Kifaru, The Last Male Rhino
The new documentary KIFARU, which won both the Audience Award and the Grand Jury Prize at the 2019 Slamdance Film Festival, follows the end of the life of the last male northern white rhinoceros. It focuses on the rhinoceros, as well as the men who cared for him. KIFARU is set in the Ol Pejeta Conservancy in Kenya; “kifaru” is Swahili for “rhinoceros.” Director David Hambridge was also the film’s cinematographer. We spoke with Hambridge by phone after the festival. KIFARU is continuing to play at festivals, most recently at Hot Docs in Toronto. Sudan, the rhinoceros, died in 2018, making headlines around the world.
Science & Film: I am curious about how you got access to Sudan, and whether it was already close to his death when you stared filming?
David: He was an old rhino, so I had a good guess [that he might die soon] when I met him in 2015. During a scouting trip I met James Mwenda, who is one of our main characters. When I met him, he wasn’t supposed to talk to me because there’s a competitiveness between the rhino caretakers. The elders are the ones who run the show but the younger guys speak really good English. I got to know James well and he was a great ambassador.
James got really attached to Sudan, and I could tell that James was very timid but wanted to talk to me. We hung out. More than Sudan, James was what attraced me as a storyteller, because he had a really strong voice, speaks great English, he’s very soulful.
In terms of access, I asked Richard Vigne [CEO of Ol Pejeta Conservancy] after my third trip to give me exclusive access to these characters and the way that I’m telling the story. I didn’t want anybody else to try to mimic it and do their own one-off. Richard saw a lot of value in it and I got the life story rights for them, which was something I had never done before.
S&F: This film is different than the other films that you’ve done to date, so why was this a story that you wanted to pursue?
DH: For me it was a human thing. I explain this film as a story about young guys in Kenya. It’s a human-centric story with wild life as the backdrop. Sudan is the connective tissue to these guys lives, he’s the reason they are friends. If it wasn't for Sudan—I mean they’re from different tribes, you know, there are a lot of tribal issues, especially around elections.
S&F: In some ways, your film fits into a cinematic history of considering the relationship between captive animals and their caretakers. I'm thinking of KOKO: THE GORILLA, for example, the Barbet Schroeder film. Did you think about any of those films while you were making KIFARU?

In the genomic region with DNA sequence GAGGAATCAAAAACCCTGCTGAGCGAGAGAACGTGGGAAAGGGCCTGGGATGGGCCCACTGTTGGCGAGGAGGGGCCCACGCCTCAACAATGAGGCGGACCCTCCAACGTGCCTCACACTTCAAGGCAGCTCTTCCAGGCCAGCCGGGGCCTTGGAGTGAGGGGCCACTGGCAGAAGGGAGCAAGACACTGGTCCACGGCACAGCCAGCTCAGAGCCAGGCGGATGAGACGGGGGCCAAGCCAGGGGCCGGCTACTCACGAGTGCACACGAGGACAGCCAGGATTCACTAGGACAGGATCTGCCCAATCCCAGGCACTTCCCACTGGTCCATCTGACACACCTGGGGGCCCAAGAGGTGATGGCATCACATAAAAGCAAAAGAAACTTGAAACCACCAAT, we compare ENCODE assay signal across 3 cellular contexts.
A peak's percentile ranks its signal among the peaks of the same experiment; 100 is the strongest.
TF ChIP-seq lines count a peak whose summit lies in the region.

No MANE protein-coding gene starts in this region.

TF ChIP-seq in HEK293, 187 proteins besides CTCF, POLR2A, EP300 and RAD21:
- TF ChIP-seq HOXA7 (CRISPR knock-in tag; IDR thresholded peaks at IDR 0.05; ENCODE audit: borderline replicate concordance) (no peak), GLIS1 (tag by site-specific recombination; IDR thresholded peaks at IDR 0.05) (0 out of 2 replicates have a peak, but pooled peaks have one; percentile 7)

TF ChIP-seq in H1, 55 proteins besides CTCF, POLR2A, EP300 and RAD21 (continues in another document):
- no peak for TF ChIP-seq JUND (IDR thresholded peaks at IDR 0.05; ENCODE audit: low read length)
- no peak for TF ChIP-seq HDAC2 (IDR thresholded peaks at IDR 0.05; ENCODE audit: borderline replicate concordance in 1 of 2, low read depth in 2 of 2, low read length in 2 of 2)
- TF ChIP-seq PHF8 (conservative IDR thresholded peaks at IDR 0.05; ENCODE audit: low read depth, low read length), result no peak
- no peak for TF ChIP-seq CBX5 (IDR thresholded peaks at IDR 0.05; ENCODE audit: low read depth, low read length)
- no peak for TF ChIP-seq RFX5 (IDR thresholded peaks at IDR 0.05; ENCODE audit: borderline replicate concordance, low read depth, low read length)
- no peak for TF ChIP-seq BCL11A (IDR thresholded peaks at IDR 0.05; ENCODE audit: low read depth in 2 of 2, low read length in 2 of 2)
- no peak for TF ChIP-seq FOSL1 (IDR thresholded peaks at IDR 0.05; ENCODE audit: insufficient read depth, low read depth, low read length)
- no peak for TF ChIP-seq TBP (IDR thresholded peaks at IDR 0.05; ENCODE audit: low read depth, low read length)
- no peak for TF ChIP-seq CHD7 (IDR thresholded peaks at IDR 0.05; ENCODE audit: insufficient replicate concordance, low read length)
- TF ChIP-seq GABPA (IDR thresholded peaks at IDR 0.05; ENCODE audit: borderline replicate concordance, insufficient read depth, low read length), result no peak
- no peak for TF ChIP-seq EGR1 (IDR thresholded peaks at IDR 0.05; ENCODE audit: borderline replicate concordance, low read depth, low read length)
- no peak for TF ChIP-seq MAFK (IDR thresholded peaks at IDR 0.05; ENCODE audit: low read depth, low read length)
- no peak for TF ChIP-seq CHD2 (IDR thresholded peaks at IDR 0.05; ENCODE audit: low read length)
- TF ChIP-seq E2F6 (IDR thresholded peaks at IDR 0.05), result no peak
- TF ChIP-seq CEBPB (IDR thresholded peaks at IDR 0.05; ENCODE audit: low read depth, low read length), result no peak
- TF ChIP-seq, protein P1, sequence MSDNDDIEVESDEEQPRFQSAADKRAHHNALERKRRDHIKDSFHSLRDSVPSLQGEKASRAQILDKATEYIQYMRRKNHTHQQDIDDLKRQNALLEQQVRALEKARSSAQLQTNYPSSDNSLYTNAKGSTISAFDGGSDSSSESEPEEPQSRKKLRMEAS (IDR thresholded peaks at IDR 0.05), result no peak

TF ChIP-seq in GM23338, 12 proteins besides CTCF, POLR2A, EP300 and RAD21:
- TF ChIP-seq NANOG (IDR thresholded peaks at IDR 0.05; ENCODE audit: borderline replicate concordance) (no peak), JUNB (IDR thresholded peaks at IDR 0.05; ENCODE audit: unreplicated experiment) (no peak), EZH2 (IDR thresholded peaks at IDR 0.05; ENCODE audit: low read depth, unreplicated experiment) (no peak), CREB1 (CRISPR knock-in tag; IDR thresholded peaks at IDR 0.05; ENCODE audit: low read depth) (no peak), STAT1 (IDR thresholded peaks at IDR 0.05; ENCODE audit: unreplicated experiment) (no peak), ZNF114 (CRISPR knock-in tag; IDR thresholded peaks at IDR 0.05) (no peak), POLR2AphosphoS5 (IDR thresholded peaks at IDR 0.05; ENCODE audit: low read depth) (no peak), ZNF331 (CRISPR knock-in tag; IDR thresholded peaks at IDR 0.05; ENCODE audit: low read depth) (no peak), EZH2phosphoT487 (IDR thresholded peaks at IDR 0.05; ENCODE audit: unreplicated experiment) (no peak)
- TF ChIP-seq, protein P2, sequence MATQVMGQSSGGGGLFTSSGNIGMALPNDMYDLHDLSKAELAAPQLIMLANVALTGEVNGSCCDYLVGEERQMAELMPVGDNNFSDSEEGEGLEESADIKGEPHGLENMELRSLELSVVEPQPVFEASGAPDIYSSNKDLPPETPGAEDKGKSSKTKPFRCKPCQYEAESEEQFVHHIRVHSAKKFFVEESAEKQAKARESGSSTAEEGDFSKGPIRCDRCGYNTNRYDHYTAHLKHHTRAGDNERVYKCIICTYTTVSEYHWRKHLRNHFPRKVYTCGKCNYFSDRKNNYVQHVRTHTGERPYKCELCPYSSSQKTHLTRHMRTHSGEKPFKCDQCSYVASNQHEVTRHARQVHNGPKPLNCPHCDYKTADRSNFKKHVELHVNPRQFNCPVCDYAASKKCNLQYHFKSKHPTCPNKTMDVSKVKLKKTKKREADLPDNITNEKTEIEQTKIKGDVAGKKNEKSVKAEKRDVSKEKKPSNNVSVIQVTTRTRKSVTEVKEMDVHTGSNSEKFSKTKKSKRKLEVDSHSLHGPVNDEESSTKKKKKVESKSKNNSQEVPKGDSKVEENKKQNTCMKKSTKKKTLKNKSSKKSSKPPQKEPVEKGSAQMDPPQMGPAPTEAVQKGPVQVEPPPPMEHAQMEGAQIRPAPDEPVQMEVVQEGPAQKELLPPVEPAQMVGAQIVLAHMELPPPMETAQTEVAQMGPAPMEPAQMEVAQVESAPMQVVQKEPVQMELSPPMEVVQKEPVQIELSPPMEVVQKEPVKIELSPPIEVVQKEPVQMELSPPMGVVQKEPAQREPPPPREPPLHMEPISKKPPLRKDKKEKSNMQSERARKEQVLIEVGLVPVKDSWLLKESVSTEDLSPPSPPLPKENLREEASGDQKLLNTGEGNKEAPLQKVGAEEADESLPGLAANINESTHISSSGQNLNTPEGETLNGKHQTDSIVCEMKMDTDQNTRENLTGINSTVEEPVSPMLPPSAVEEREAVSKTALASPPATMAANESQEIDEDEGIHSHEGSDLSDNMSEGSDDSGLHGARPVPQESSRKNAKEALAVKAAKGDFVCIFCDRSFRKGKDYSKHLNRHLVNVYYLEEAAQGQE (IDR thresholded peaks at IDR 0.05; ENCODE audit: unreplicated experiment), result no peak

DH: No, I didn’t. I don’t watch enough movies as I should as a filmmaker. This might not be [true of] the films you mention, but I don't really like the wildlife films that are made. Like the typical [ones] with the British voice, western voice talking about African savanna and the mountains, the zebras, and the weather. I mean it’s just like okay, everyone can watch that on PLANET EARTH or learn about Africa in that way—it’s universal and looks beautiful. But, where's the story?
S&F: What was it like filming Sudan’s death?
DH: There are groups that want to save the northern white rhinos. They have what they need—the skills and tools—but they’re in different parts of the world and each wants to be the first one to say they did it and so they don't share their information so much.I had met Dr. Morne De La Rey [an embryo transfer specialist] the morning of the day that Sudan had to be euthanized. He flew in from South Africa. As soon as Sudan passed it went right into a science experiment. They were cutting out the traccea, testicles, trying to save and hopefully to get any sort of sperm. They were unsuccessful with that, with getting the sperm. Theydid get a lot of other really important DNA from him. I switched from filming the guys’ faces as Sudan was taking his last breaths and went into robot mode. I didn’t have time to grieve. I focused my attention on Dr. Morne De La Rey and who was doing all the cutting, and the caretakers had to assist in that.
KIFARU is written, filmed, and produced by David Hambridge. Andrew Harrison Brown also produced and edited the film. Kevin Matley composed the music. The film is continuing to screen at festivals around the country.